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The Transformation of the U.S. Banking Industry: What a Long, Strange Trips It's Been

  • Allen N. Berger

    (Board of Governors of the Federal Reserve)

  • Anil K. Kashyap

    (University of Chicago)

  • Joseph M. Scalise

    (Board of Governors of the Federal Reserve)

This paper summarizes and quantifies past changes in the U.S. commercial banking industry and forecasts what the future may hold. It emphasizes regulatory changes and technical and financial innovations as the central driving forces behind transformation of the industry. Changes in the regulatory environment include the deregulation of deposit accounts, several major changes in capital requirements, reductions in reserve requirements, expansion of bank powers, and liberalization of geographic restrictions on intrastate and interstate banking. Important technical innovations that have affected the banking industry include the advances in information processing and telecommunications technologies that facilitate the low-cost, rapid transfer of information and funds that fuel modern financial markets. Innovations in applied finance include those that have allowed the securitization of many traditional bank assets and have expanded the scope and volume of financial derivative activity. Many of these regulatory, technical and financial changes have altered the way in which banks compete with each other, and have brought about substantial external competition to U.S. banking organizations from foreign banks and from nonbank financial intermediaries. To document and assess the effects of these forces, the authors examine the evolution over time of the balance sheets, off-balance sheet activities, and income statements of all insured U.S. commercial banks from 1979 through 1994. The authors believe the most novel aspect of their analysis derives from the estimation of the patterns of bank lending to borrowers of different sizes over time. A key question they examine is how the well-known reduction in bank commercial and industrial lending of the early 1990s affected different sizes of borrowers. They estimate a 34.8 percent real contraction in loans to borrowers with bank credit of less than $1 million during the first half of the 1990s, a substantial decline in lending to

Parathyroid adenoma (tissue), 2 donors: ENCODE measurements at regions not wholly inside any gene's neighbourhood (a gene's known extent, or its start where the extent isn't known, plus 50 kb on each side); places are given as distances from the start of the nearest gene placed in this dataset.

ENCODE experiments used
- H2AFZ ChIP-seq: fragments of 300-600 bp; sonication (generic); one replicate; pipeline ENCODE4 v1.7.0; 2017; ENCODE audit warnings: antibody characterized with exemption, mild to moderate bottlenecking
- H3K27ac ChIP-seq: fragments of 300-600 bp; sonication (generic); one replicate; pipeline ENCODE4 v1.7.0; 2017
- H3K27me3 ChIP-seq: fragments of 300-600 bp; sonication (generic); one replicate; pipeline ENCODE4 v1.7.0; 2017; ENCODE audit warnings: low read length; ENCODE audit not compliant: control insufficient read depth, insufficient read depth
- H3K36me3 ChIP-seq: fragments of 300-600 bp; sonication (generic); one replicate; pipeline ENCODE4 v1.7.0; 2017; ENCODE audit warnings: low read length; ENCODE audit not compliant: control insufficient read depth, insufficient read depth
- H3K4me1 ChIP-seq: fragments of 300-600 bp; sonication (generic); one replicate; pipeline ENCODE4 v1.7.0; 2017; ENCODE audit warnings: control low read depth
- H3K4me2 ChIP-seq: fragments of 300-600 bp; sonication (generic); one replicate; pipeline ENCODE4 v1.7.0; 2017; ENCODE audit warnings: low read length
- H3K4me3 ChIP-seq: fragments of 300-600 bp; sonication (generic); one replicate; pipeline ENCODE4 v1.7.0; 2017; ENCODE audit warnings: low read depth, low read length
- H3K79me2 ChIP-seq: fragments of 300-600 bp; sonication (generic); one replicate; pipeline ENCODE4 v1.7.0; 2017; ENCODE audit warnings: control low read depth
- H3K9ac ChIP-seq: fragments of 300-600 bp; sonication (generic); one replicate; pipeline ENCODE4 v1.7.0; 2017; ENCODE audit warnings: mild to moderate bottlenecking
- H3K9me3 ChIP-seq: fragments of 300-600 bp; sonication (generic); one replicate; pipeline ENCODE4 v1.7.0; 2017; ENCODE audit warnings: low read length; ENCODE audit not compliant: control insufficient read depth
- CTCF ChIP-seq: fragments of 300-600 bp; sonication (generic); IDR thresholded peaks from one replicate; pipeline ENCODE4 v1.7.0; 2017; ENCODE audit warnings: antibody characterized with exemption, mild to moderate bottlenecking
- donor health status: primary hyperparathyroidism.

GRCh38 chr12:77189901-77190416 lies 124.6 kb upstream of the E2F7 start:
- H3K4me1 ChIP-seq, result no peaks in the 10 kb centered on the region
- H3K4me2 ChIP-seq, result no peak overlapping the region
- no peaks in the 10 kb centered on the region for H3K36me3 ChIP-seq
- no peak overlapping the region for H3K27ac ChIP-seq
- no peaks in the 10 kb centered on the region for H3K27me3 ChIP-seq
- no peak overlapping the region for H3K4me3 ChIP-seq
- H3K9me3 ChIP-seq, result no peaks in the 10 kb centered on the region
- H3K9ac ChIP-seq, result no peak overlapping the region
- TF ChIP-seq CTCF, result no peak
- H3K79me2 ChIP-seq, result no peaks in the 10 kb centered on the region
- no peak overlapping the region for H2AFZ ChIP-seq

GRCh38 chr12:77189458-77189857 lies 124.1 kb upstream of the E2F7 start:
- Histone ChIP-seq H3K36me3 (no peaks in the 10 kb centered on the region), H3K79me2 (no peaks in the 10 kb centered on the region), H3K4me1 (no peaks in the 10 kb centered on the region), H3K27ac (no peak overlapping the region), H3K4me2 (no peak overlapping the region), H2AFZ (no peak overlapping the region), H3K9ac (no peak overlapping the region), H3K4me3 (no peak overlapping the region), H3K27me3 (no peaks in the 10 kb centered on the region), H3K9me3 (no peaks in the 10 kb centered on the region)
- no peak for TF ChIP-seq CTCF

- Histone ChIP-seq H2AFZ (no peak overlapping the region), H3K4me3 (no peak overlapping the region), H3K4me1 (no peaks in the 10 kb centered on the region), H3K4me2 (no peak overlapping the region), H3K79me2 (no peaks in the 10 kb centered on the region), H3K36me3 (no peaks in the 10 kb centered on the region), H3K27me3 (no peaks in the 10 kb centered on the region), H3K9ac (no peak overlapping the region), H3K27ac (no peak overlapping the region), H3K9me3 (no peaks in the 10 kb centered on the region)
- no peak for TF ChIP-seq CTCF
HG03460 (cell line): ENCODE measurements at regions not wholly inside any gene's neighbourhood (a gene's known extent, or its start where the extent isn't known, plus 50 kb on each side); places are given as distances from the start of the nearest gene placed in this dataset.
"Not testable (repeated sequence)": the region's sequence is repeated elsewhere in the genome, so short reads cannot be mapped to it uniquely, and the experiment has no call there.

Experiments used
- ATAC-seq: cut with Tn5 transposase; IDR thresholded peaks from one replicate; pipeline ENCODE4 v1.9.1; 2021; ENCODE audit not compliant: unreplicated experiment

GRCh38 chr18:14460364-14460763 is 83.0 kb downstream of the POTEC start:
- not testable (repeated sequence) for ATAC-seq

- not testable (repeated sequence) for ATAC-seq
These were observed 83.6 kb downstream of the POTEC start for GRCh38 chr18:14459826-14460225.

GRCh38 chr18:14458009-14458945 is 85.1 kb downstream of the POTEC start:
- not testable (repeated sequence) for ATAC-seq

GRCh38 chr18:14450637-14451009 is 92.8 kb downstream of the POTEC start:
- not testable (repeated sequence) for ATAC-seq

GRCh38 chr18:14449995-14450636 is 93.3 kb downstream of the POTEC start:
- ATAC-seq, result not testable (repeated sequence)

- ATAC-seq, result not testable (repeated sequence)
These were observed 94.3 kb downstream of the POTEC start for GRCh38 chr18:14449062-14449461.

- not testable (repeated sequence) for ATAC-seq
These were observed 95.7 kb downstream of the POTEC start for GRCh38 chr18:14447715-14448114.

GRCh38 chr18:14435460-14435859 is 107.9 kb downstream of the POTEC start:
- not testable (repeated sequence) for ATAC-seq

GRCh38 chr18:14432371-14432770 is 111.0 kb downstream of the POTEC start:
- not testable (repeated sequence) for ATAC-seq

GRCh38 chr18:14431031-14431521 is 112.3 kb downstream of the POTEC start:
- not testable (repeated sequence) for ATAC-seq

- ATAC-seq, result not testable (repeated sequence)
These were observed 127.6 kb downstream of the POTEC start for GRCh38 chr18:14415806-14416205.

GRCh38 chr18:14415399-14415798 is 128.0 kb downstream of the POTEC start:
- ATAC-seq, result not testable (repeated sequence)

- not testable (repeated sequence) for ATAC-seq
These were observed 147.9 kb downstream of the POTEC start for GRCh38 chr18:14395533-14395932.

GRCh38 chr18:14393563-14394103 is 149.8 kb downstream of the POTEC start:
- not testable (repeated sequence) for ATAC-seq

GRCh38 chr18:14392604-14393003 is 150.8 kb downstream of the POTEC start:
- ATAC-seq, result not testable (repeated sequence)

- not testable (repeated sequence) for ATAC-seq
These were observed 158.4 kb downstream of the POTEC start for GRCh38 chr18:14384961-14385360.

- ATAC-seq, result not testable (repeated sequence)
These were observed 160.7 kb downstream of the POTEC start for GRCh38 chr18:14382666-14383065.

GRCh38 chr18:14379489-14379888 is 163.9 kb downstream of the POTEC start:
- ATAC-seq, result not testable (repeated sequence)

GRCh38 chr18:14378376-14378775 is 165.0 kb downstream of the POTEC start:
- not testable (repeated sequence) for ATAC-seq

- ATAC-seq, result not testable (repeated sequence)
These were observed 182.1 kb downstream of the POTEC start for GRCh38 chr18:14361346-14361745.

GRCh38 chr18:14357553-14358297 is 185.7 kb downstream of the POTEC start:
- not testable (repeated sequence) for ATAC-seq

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Article provided by Economic Studies Program, The Brookings Institution in its journal Brookings Papers on Economic Activity.

Volume (Year): 26 (1995)
Issue (Month): 2 ()
Pages: 55-218

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Handle: RePEc:bin:bpeajo:v:26:y:1995:i:1995-2:p:55-218
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